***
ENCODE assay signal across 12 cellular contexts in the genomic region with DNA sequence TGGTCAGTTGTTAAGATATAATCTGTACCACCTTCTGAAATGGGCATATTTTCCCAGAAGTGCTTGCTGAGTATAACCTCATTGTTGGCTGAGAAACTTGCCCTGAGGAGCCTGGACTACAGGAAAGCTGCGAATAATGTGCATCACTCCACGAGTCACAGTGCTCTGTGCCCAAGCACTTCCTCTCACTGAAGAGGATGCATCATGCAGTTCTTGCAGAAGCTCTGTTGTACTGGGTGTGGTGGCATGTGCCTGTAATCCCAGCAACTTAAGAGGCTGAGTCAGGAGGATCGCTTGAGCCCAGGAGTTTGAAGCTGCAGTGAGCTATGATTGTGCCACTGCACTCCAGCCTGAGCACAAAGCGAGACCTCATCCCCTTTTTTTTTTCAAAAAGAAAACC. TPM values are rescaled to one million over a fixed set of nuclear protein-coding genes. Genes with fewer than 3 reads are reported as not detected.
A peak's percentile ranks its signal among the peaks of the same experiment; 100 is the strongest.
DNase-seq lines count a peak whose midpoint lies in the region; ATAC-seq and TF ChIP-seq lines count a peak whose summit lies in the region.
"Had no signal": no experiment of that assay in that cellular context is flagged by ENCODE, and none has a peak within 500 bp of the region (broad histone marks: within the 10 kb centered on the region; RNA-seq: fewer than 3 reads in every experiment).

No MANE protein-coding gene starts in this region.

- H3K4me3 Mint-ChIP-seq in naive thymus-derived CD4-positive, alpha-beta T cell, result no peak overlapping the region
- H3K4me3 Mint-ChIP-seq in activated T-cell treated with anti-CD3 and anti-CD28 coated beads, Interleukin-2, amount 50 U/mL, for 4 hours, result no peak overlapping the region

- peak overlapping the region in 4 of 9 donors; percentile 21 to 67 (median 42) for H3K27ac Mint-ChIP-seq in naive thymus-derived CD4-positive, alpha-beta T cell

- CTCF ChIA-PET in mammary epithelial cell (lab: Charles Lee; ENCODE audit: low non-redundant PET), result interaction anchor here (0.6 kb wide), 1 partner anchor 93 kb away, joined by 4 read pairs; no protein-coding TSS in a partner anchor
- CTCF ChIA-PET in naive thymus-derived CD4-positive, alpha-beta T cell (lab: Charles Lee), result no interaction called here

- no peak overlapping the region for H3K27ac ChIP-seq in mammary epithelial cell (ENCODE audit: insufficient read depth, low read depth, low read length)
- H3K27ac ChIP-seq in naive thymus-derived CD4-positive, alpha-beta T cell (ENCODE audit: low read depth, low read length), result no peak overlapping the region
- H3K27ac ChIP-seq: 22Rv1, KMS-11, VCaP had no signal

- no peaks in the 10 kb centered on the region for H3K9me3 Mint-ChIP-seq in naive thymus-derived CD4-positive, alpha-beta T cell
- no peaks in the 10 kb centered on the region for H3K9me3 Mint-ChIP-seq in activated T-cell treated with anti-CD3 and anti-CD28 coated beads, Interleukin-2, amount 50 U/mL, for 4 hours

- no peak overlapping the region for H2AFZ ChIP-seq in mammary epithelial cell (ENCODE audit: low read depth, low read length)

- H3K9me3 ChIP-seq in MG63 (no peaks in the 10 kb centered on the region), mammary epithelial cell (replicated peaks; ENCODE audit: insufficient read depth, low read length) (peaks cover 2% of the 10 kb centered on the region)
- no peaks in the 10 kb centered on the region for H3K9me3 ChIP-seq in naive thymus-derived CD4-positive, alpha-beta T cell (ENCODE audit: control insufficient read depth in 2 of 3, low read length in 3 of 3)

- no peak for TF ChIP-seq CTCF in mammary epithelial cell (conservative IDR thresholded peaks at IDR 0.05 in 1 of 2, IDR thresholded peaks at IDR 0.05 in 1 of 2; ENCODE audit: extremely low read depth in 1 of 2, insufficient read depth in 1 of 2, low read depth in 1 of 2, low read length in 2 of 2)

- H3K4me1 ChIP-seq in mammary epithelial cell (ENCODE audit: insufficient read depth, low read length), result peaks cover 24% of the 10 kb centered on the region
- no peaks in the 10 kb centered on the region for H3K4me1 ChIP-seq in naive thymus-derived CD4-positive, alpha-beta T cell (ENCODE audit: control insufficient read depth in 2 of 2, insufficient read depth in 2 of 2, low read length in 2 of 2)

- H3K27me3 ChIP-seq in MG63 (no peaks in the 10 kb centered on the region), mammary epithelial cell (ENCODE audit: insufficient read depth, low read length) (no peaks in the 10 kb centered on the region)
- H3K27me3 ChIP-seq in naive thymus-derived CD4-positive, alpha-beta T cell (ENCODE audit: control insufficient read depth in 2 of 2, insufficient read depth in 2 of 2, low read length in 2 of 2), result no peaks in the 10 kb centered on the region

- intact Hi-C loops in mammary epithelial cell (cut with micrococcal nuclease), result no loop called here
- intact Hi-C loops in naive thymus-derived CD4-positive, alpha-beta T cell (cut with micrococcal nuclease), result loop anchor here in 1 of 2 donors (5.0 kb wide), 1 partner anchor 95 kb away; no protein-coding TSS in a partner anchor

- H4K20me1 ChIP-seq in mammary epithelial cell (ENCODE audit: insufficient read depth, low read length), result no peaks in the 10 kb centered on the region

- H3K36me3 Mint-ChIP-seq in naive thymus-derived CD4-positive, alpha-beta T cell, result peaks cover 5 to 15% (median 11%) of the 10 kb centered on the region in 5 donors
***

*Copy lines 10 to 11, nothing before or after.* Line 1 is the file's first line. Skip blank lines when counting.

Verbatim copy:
- CTCF ChIA-PET in naive thymus-derived CD4-positive, alpha-beta T cell (lab: Charles Lee), result no interaction called here

- no peak overlapping the region for H3K27ac ChIP-seq in mammary epithelial cell (ENCODE audit: insufficient read depth, low read depth, low read length)